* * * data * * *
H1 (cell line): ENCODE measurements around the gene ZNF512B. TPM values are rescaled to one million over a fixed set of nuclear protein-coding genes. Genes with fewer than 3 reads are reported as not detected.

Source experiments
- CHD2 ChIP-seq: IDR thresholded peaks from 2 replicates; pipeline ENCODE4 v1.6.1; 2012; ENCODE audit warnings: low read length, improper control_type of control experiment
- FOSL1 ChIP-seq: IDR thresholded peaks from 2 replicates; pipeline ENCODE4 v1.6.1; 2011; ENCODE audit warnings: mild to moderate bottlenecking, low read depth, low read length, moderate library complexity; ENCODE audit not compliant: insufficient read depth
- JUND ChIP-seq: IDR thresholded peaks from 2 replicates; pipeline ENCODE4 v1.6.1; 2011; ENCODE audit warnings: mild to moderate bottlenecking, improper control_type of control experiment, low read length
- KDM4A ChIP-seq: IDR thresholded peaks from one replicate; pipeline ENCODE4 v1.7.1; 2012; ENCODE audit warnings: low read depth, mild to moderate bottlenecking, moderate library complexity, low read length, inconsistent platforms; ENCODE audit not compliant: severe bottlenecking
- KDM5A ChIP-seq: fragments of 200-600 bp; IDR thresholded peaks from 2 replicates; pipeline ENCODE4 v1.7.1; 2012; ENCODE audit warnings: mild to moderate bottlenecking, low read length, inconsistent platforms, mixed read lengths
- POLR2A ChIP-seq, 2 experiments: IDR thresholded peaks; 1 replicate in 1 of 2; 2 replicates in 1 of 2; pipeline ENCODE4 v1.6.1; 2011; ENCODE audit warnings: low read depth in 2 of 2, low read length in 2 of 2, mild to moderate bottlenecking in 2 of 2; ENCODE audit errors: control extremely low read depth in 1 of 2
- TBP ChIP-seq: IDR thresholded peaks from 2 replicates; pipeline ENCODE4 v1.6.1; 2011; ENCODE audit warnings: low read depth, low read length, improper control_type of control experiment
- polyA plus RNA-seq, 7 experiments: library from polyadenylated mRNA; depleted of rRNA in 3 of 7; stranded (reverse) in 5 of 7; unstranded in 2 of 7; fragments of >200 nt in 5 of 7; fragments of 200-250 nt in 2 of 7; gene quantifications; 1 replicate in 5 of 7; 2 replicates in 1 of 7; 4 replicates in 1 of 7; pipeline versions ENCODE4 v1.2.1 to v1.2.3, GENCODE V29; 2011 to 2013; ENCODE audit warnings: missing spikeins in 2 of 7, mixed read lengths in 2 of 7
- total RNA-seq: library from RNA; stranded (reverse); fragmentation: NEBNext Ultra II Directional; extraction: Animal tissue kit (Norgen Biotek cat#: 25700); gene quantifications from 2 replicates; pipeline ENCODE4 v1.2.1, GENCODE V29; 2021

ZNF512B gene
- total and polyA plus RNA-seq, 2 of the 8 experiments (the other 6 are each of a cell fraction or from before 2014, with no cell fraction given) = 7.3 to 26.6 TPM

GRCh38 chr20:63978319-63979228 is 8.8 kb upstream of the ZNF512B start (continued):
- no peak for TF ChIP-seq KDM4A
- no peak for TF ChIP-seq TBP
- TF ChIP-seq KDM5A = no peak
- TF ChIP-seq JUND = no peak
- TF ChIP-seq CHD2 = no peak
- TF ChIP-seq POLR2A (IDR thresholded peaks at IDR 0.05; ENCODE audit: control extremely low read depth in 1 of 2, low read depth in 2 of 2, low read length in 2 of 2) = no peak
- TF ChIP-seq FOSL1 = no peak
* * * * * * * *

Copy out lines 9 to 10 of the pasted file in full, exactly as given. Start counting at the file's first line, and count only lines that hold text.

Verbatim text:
- TBP ChIP-seq: IDR thresholded peaks from 2 replicates; pipeline ENCODE4 v1.6.1; 2011; ENCODE audit warnings: low read depth, low read length, improper control_type of control experiment
- polyA plus RNA-seq, 7 experiments: library from polyadenylated mRNA; depleted of rRNA in 3 of 7; stranded (reverse) in 5 of 7; unstranded in 2 of 7; fragments of >200 nt in 5 of 7; fragments of 200-250 nt in 2 of 7; gene quantifications; 1 replicate in 5 of 7; 2 replicates in 1 of 7; 4 replicates in 1 of 7; pipeline versions ENCODE4 v1.2.1 to v1.2.3, GENCODE V29; 2011 to 2013; ENCODE audit warnings: missing spikeins in 2 of 7, mixed read lengths in 2 of 7